I laughed loudly as I pushed my way through the brambles. I clumsily lumbered through the woods, paying no attention to where my feet fell. My companions followed behind me. Gabi’s steps were more measured and quietly confident. Kelsey lingered about ten feet behind the two of us. “Are you sure you know where we are going?” she asked.
“Kelsey, this is practically our back yard,” I replied. “Of course we know where we are going.”
“But have you ever been here at night? In the dark?” Gabi and I ignored this question. We had a silent agreement not to upset Kelsey further. “You know these are my favorite pair of jeans…”
It was one of those strange times in Georgia weather when a warm front made the middle of winter feel like a cool fall night. We continued to make our way through the thick of the woods until we found the wide, packed trail that Gabi and I frequented. The full moon illuminated the path, giving it a sort of enchanted appearance. Gabi and I smiled and linked arms. “How far are we going? Shouldn’t we turn around soon? Do you know your neighbors?” Kelsey asked.
I grabbed Kelsey’s hand and drag her down the familiar winding path. “Calm down, Pokey. It’s midnight. Who do you think is out here?” Kelsey didn’t answer but the look on her face revealed her misgivings.
“I can’t believe this may be the last time I ever walk these trails,” Gabi said. Melancholy settled in on the three of us, and even Kelsey managed to momentarily forget her fears.
“You will come back,” I said, though I wasn’t sure. “You have to come back to collect your things from the rental garage, and then you can visit us.”
“Hm,” was Gabi’s answer to my logic.
“Well this is probably our last night together for a bit, so I think we should do something exciting!” I said.
“Right. Because sneaking out of your mom’s house in the middle of the night to stomp through your neighbors’ creepy woods is something we do all the time,” Kelsey said annoyed as she stumbled on a tree root.
Gabi and I laughed. “Don’t be so grumpy, Pokey!” I said.
“Stop calling me that! I’m not that slow…”
The path opened up to a long row of dead grapevines. There was an old street sign where the two path’s met that read “Stomp” on one side and “Grapevine” on the other. “Which way?” Gabi asked.
“Let’s go towards the barn,” I said, formulating a plan. The three of us turned to the right and headed down the open path that apparently used to be the busy Grapevine Highway (or maybe someone just put the sign there; who knows).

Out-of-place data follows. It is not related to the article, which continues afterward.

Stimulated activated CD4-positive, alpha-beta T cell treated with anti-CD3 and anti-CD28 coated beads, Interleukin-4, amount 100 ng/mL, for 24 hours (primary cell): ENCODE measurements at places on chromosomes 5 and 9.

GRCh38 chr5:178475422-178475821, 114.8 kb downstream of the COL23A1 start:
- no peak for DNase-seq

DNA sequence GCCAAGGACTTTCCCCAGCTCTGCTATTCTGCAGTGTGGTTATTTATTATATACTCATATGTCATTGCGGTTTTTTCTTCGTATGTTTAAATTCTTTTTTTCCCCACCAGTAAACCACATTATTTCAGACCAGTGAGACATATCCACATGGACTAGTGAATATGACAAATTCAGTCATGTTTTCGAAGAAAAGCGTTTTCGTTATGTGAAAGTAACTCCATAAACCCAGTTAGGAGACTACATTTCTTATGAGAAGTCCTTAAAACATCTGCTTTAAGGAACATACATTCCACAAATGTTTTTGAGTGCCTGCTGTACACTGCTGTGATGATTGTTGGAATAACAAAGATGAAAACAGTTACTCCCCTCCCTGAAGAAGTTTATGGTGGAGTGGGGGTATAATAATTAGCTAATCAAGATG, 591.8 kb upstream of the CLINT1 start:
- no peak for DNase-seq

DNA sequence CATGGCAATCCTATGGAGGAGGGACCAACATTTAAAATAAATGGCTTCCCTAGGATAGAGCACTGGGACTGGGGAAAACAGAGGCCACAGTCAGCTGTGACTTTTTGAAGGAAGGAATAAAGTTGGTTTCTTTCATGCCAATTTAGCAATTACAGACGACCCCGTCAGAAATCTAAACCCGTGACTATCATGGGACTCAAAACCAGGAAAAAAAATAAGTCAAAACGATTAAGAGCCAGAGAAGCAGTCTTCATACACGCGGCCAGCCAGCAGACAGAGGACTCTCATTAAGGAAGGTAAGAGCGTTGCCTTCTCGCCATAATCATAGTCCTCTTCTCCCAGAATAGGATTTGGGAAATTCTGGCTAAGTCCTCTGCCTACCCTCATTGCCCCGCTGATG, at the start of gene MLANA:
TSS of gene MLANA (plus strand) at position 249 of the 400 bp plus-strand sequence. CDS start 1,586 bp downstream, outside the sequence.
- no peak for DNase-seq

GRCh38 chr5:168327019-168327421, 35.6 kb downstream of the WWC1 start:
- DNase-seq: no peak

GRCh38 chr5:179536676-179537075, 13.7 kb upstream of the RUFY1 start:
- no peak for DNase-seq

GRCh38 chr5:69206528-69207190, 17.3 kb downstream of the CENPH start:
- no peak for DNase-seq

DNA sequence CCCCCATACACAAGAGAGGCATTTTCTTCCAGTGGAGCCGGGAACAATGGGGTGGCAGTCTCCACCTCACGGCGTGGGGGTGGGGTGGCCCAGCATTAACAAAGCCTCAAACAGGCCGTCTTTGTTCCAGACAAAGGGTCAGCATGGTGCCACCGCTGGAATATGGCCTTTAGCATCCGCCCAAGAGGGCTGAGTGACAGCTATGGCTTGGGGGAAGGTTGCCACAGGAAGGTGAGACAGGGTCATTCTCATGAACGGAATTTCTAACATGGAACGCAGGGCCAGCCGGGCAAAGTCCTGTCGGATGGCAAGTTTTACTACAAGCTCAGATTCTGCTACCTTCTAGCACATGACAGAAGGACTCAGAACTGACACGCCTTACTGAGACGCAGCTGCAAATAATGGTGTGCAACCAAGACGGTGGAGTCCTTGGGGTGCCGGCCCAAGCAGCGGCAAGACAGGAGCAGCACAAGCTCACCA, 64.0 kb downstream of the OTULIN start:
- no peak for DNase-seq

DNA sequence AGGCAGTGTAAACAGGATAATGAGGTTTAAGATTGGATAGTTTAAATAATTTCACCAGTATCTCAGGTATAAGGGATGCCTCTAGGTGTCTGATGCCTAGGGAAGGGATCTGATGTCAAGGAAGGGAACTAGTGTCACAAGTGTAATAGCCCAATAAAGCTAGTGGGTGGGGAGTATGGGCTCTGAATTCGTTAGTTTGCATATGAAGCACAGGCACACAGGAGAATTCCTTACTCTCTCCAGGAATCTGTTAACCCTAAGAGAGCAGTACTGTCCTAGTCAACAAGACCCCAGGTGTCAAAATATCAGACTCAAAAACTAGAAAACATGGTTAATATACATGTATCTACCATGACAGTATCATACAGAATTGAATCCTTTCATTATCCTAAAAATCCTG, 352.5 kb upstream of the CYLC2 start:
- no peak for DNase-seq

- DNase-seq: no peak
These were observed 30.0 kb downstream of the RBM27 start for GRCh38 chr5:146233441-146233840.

“So your parents say you’ll probably settle in Cali?” Kelsey asked Gabi.
“Yeah probably,” Gabi replied shortly the way she had the past month when anyone brought up her impending relocation.
“Well that’s pretty cool. We can come visit you in California and go to Hollywood and Vegas!” Gabi and I didn’t correct Kelsey’s mistake, and we both smiled and nodded, knowing the chances of our sixteen-year-old selves getting the opportunity to visit California on our own were slim to none.
“We’re going to write a lot,” I said. “Gabi and I both want to be writers anyways, so this will be fun.”
“I’ve never had a pen pal,” Gabi said, her voice lightening.
By this time we had reached the barn which was situated catty-corner to a lake. We took a seat on the old wooden swing that faced the lake, and the only sound was the ominous creaking of the swing’s rusty chains. We sat in silence for a moment before Gabi said, “We forgot!”
She jumped out of the swing and walked over to the barn’s side where an old hammer hung on a rusty nail. Above the hammer a cardboard sign was nailed to the wall, reading, “PUT ME BACK!!!” Gabi removed the hammer and laid it under the tarp folded on the ground.
“Nice!” I said. “I wonder how he found it in that rusty sink out back.” Gabi shook her head and the ghost of a smile tickled the edges of her mouth. She was already gone. Already nostalgic.
I quickly left the swing and started heading for the lake. “Ashley?” Kelsey was saying behind me. “What are you….?” But Kelsey quieted when I started unzipping my jacket.
Gabi was laughing. “Are you serious?”
“We HAVE to,” I said, quite convicted.
“IT’S JANUARY!” Kelsey said too loudly. A dog barked somewhere in the distance.
“All the more reason! And we can’t exactly wait until June, now, can we?” I argued slightly exasperated.
“Well you can do that by yourself. I JUST got over a cold. My nose is still a little runny,” she said, sniffing for emphasis.
“Gabi?” I said, unbuttoning my jeans.
“It’s now or never, right?” she said.
We stripped down completely, and took each other’s hands. We were soul mates, in a way. We completely understood one another; trusted one another. And this was it. Tomorrow she would be gone. “Ready?” I asked. Gabi nodded and we began walking towards the dock.
“Oh my God!” Kelsey said. “You guys are really doing this. REALLY?”
We started walking faster, and once our feet hit the wood of the dock, we took off at a run, raising our clasped hands in the air and laughing uncontrollably. Our feet left the edge of the dock, and for a moment we were suspended in the air, but when we crashed into the icy water, our hands broke apart. It was cripplingly cold, my body went into shock, but my mind was awakened; I could not move, but I was suddenly intensely aware of my own body. Slowly my legs began to jog and my arms began to churn. My mind screams I am alive. We are alive,